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Tag Archives: Thomas Jefferson
Thomas Jefferson is a Southerner, but he is not the Confederate Flag. I understand why the contemporary Democratic Party would backbench the two white males (Jackson and Jefferson) who founded the Democratic Party, but I still love Jefferson. His words sing. … Continue reading
What makes the United States the greatest country in the world? I dunno. Yosemite? ___________ I like the above video’s puncturing of American exceptionalism. I especially like the Yosemite line, but when the piano starts to play, and the patriotic … Continue reading
A Cautionary Tale. As a Southerner living in Virginia in the 18th century, Thomas Jefferson once encountered a jaw-dropping claim, and it came from two eyewitnesses. They said they had seen rocks fall from the sky. Rocks from the sky. They even … Continue reading
This is being reported by the AP today: Mustafa Hegazy, a political adviser to interim President Adly Mansour, told a press conference Saturday that […] Egyptians took to the streets on June 30 – the day that led to Morsi’s ouster … Continue reading
The Islamic Brotherhood cult in Egypt is akin to the Nazi cult in 1930s and 1940s Germany, and this sharp young Egyptian sees right through it:
A razor sharp bit of analysis from Rafia Zakaria, a Pakistani columnist in Pakistan, on why the Boston Marathon bombing grips the world’s attention even as the death count is low: As a weekly columnist for the Pakistani newspaper Dawn, I’ve … Continue reading
This falls into the category of Stop the epistemic power-plays! It comes from a recent article in Scientific American written by Shawn Lawrence Otto: The Founding Fathers were science enthusiasts. Thomas Jefferson, a lawyer and scientist, built the primary justification for … Continue reading
I don’t like the look or feel of the new Martin Luther King, Jr. Memorial in Washington D.C. For one, he looks fat, and he wasn’t particularly fat. And there’s something weirdly Maoist about it—a throwback to 20th century communist … Continue reading
Thomas Jefferson, Johann Gottfried Herder, and the Revived American Cult of Muscular Christian Nationalism
A bit of (good) advice for politicized Christian fundamentalists from Rob Boston: Jefferson and Madison worked together to end the government-established church in Virginia and guarantee religious liberty for all. Jefferson coined the metaphor of a “wall of separation between … Continue reading
This new reality series seems hopeful: ___ I’ve long thought, and still think, that American Muslims represent Islam’s future (which I take to be the religion’s gradual but definite liberalization and rapprochement with western Enlightenment modernism). I’m betting that a century from now the … Continue reading
Terry Eagleton, in a recent essay for the New Statesman, suggests a sure-fire method for determining just how secular your society truly is. It has to do with the degree to which universal compulsion on matters religious has been abandoned (both in law and cultural … Continue reading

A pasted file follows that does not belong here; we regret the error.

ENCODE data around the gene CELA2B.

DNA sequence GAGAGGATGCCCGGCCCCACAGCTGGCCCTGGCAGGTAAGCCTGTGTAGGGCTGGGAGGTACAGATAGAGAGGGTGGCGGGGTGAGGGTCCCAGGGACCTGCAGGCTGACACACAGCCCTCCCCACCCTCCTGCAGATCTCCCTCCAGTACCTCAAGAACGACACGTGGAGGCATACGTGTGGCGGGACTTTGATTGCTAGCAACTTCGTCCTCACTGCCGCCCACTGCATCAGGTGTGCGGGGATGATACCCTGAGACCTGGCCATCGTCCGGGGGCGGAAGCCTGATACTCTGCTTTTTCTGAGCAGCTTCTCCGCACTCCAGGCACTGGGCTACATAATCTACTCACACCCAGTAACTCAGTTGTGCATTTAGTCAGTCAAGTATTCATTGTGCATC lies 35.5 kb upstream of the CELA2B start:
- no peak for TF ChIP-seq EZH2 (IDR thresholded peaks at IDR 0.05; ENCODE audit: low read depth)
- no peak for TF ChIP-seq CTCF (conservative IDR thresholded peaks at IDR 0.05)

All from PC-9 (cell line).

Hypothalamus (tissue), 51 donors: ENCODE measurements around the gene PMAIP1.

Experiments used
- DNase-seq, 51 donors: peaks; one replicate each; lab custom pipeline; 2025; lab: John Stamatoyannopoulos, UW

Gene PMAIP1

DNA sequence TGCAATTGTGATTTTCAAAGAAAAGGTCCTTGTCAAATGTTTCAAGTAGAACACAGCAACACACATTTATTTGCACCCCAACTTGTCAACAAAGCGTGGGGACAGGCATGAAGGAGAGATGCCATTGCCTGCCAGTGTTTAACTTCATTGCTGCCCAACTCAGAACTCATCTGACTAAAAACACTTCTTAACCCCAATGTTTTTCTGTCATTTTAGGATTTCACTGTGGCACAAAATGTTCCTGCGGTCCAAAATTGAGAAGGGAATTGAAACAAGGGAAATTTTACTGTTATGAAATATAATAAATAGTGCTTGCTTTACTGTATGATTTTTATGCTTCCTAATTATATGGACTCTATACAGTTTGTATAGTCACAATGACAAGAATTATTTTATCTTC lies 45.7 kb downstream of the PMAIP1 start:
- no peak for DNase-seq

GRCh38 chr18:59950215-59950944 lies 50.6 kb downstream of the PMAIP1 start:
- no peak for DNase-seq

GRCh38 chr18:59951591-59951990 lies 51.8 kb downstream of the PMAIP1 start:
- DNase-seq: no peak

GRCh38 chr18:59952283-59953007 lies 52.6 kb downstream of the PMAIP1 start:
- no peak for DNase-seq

Atheism’s Real Problem Going Forward: Universal Humanism vs. Johann Gottfried Herder, Niccolo Machiavelli, and Friedrich Nietzsche
The fact that we evolved from social primates, and not, say, loner sharks, is sufficient to account for human moral impulses. Aristotle famously defined us as the political (or social) animal. But being a tribal species in which demonized out-groups are … Continue reading
Dearborn Free Speech Watch: ACLU Supports Pastor Terry Jones’s Right to Free Speech Outside of an Islamic Center
Great news! The ACLU filed a friend of the court brief in favor of Pastor Terry Jones’s right to speak outside of an Islamic Center in Dearborn, Michigan. The following was in the Detroit News on Friday: The ACLU’s brief … Continue reading
I thought that what Pastor Terry Jones did in Florida recently (burn a Quran) was within his rights, but a tactically stupid move. On matters of religion and culture, you don’t needlessly provoke war-torn, illiterate, and impoverished people thousands of miles … Continue reading
In the United States, has “that government of the people, by the people, and for the people” perished from the Earth?
When my four and seven year-old daughters reach the age where they can understand, what should I tell them is the kind of government that we live under? In the United States, has “that government of the people, by the … Continue reading
I think that what evangelical Albert Mohler wrote recently at his blog is true: The future shape of the world appears to be a worldview competition between Christianity, Islam, and Western Secularism. And I think it’s quite obvious which one … Continue reading
I find the following recent comments of reporter Nicholas Kristof in the New York Times jarring: [I]t is just plain heartbreaking to be in modern, moderate Bahrain today and watch as a critical American ally uses tanks, troops, guns and clubs to … Continue reading
I like the way Tim Lee, a CATO Institute scholar, thinks about undergraduate education: [T]he primary function of an undergraduate education is to allow the student to join a scholarly community, and in the process to soak up the values and attitudes … Continue reading
Kamal Al-Khatib is an American imam with a congregation and school in northern Los Angeles County, and in an interview conducted at his mosque late last year (now up in its entirety on YouTube), I asked him about Thomas Jefferson. The question clearly … Continue reading